Monday, November 14, 2011

Colorado Woman's College

Colorado Woman's College

Location: Denver, Colorado, USA

Opened: Incorporated 1888, opened for classes in 1909. First accredited as the Colorado Woman's College in 1932.

Closed: 1982, when the assets were sold to the University of Denver

The Colorado Woman’s College (the name by which the school was originally known) was founded in 1888 by the Reverend Robert Cameron, the pastor of Denver's First Baptist Church. Rev. Cameron, it was said,  wanted to open a women's college in the western United States that would be equivalent to Vassar College in terms of prestige and academic offerings. (Vassar, a women's college founded in 1861--and my own alma mater--went coed in 1969.)  The College opened its doors to its first students as a two-year college in 1909, with enrollment at 59 students its first year. Over the next ten years it changed into a four-year institution, and offered both BS and BA degrees.

The 1920s and the 1930s brought change to the campus as two more buildings, the Foote and Porter Halls, were constructed. Meanwhile, the Colorado Woman’s College once again became a two-year institution. In 1932, the college received accreditation by the North Central Association. It would maintain its accreditation over the entirety of its academic life span.

By 1967, enrollment at the Colorado Woman’s College reached over 1,000 students and it switched back to being a four-year institution.

It was also around this time--in 1966--that the school underwent a second name change: to Temple Buell College. This was in honor of local Denver architect, developer, and philanthropist Temple Hoyne Buell (1895-1990), who had made a $25 million gift to the college. Ironically, the name change had the effect of decreasing overall alumae giving, as the name change angered and alienated many old grads. 

Turns out that this was something of a double irony, as the Buell "gift" turned out to be nothing more than a legacy (or endowment trust) in Buell's will. As the New York Times stated in Buell's January 1990 obituary,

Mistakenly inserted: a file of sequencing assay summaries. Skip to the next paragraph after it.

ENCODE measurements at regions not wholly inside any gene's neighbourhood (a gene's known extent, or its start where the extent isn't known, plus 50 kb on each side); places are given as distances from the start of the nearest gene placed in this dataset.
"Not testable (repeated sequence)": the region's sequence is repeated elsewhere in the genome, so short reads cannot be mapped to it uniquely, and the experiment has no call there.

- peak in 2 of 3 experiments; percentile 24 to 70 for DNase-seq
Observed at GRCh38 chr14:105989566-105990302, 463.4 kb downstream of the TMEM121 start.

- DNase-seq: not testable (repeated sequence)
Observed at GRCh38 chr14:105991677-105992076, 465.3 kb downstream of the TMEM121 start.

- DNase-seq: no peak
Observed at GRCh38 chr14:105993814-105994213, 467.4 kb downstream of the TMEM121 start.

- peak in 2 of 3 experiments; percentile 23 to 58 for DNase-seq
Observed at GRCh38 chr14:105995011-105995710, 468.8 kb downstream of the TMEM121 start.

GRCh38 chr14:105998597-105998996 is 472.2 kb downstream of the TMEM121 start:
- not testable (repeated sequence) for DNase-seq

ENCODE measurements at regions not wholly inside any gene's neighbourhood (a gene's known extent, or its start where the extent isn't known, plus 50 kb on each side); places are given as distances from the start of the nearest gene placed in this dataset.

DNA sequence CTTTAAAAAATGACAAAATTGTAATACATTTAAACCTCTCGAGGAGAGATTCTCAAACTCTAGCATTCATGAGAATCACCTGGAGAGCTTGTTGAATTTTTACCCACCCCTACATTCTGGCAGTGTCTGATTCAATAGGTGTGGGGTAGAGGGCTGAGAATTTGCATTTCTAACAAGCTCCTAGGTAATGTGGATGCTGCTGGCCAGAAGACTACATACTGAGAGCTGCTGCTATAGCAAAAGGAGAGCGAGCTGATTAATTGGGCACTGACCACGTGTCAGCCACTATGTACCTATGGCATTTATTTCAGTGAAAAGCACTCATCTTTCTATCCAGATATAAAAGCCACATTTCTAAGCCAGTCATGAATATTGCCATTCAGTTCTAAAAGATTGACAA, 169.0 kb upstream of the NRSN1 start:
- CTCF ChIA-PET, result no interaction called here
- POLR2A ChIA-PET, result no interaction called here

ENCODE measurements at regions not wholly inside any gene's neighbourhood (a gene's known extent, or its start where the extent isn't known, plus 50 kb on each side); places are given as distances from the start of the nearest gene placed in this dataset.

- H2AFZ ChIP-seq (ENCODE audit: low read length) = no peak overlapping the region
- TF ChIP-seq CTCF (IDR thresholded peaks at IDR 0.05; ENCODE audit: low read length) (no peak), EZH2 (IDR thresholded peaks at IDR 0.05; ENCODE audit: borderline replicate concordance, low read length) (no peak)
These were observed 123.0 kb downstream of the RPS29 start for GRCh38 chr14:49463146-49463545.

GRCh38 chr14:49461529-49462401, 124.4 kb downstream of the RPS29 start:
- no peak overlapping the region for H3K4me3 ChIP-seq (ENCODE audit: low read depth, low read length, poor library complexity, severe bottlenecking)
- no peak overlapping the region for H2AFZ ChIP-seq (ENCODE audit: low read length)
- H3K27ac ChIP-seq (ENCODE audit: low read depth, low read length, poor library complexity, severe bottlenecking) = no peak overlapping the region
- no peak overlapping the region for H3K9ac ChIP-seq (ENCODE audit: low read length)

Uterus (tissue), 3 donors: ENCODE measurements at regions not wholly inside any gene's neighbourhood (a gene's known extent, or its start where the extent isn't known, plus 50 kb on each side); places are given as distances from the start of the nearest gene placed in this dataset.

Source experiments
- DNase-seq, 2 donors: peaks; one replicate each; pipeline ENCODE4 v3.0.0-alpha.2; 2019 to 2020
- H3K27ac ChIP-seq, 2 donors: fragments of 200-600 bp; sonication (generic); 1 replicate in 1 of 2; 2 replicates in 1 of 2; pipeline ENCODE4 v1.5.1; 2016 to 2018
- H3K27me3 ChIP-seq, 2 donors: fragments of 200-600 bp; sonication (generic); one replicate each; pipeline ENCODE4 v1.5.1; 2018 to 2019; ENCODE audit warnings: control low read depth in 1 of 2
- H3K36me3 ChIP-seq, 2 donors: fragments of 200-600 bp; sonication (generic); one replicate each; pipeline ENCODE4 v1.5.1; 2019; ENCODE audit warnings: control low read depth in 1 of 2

In the 1960's Mr. Buell announced a $25 million donation to Colorado Women's College, which renamed itself Temple Buell College. The money was to be presented posthumously, but other donors, apparently unaware of this, stopped contributions. The trustees decided to refuse the gift and resumed the old name. 

Except that the old name was resumed with a slight twist. As the Colorado Women's College Alumnae Association explains,

After the Temple Buell College era (1966 - 1973), the board of trustees voted to revise the use of "woman" in the college name to "women" to emphasize the purpose of CWC - to educate many women.

Personally, I find a certain degree of irony in the fact that Temple Buell made his fortune by building regional shopping centers in old "swamplands." Tease out that metaphor as you will.

Like many other women's colleges, Colorado Woman's College (I'm sticking to the original name here) was fond of traditions and rituals that forged students into a larger sisterhood. One of the most charming was the Rose Dinner & Walkout:

Rose dinner (1977)
The school year officially began with the Rose Dinner. Each year upperclassmen were "big sisters" to the new students. The Big Sisters invited their Little Sisters to the dinner, where they were welcomed to the campus and life at CWC. The ceremony was marked by the underclass women receiving a yellow rose from their big sister.

The candle-lit Walkout ceremony followed the dinner. The student body president led the procession of new students through the CWC arch in front of Treat Hall. Freshmen were forbidden to walk through the arch until they were led through by the senior class. At that time, they were allowed to remove their beanies and become official members of the college community. (We didn't have beanies in the 1970s.)

After the procession through the arch, the upperclassmen lit the candles of the freshmen and the school song was sung.

Later in the evening, there was a student rally in the student union where dorm songs and cheers were performed with each dorm trying to drown out rival dorms!

So what happened to this college? Here's the more-or-less official explanation:

By the late 1970s, the college had experienced continued falling enrollment and funding, with higher education specialist Gary A. Knight deeming the college "financially desperate" and lacking enough prospective students, the "lifeblood" of the college, to sustain itself. In 1982, CWC's assets were sold to the University of Denver, a private university that opened The Women's College of the University of Denver that same year. The campus was home to the Women's College until 2001, when it became home to the Denver campus of Johnson & Wales University two years after the initial purchase was made.

The shorter explanation? The College was mismanaged.

Photos: From Colorado Women's College Alumnae Association

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